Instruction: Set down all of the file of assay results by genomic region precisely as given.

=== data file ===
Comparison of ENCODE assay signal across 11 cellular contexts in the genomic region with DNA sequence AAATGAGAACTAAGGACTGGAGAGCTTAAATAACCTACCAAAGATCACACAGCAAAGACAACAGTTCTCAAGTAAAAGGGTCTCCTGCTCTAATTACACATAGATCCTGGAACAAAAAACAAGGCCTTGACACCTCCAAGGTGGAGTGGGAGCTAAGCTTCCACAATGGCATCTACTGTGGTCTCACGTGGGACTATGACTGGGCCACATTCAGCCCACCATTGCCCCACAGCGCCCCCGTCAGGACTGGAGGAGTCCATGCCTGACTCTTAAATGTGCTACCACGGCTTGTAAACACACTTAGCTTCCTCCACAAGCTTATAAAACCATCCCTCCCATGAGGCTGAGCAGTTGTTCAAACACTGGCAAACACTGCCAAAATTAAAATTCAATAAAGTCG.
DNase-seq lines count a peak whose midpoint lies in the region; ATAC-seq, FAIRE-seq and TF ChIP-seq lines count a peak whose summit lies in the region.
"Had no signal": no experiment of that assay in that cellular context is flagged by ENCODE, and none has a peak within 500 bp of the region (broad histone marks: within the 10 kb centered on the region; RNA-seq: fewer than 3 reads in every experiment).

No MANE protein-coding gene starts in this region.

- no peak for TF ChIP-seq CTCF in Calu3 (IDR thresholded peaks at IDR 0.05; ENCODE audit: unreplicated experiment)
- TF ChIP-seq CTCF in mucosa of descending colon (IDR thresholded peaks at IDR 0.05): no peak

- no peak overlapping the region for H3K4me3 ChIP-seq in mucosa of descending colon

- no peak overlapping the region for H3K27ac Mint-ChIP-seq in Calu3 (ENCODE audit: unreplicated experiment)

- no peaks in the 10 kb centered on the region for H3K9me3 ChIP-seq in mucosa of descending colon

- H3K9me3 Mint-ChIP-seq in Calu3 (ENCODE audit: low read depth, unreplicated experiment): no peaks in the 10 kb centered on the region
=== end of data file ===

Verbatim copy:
Comparison of ENCODE assay signal across 11 cellular contexts in the genomic region with DNA sequence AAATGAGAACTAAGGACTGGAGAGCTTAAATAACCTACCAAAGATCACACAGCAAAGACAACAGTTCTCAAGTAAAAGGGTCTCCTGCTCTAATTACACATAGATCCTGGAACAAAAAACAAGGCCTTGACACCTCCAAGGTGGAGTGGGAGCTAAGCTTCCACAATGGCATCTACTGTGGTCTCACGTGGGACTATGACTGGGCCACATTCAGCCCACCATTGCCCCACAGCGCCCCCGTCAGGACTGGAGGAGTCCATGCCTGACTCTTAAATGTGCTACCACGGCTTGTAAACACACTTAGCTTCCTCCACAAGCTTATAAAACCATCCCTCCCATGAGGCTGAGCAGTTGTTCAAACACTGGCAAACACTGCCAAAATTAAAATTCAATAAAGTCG.
DNase-seq lines count a peak whose midpoint lies in the region; ATAC-seq, FAIRE-seq and TF ChIP-seq lines count a peak whose summit lies in the region.
"Had no signal": no experiment of that assay in that cellular context is flagged by ENCODE, and none has a peak within 500 bp of the region (broad histone marks: within the 10 kb centered on the region; RNA-seq: fewer than 3 reads in every experiment).

No MANE protein-coding gene starts in this region.

- no peak for TF ChIP-seq CTCF in Calu3 (IDR thresholded peaks at IDR 0.05; ENCODE audit: unreplicated experiment)
- TF ChIP-seq CTCF in mucosa of descending colon (IDR thresholded peaks at IDR 0.05): no peak

- no peak overlapping the region for H3K4me3 ChIP-seq in mucosa of descending colon

- no peak overlapping the region for H3K27ac Mint-ChIP-seq in Calu3 (ENCODE audit: unreplicated experiment)

- no peaks in the 10 kb centered on the region for H3K9me3 ChIP-seq in mucosa of descending colon

- H3K9me3 Mint-ChIP-seq in Calu3 (ENCODE audit: low read depth, unreplicated experiment): no peaks in the 10 kb centered on the region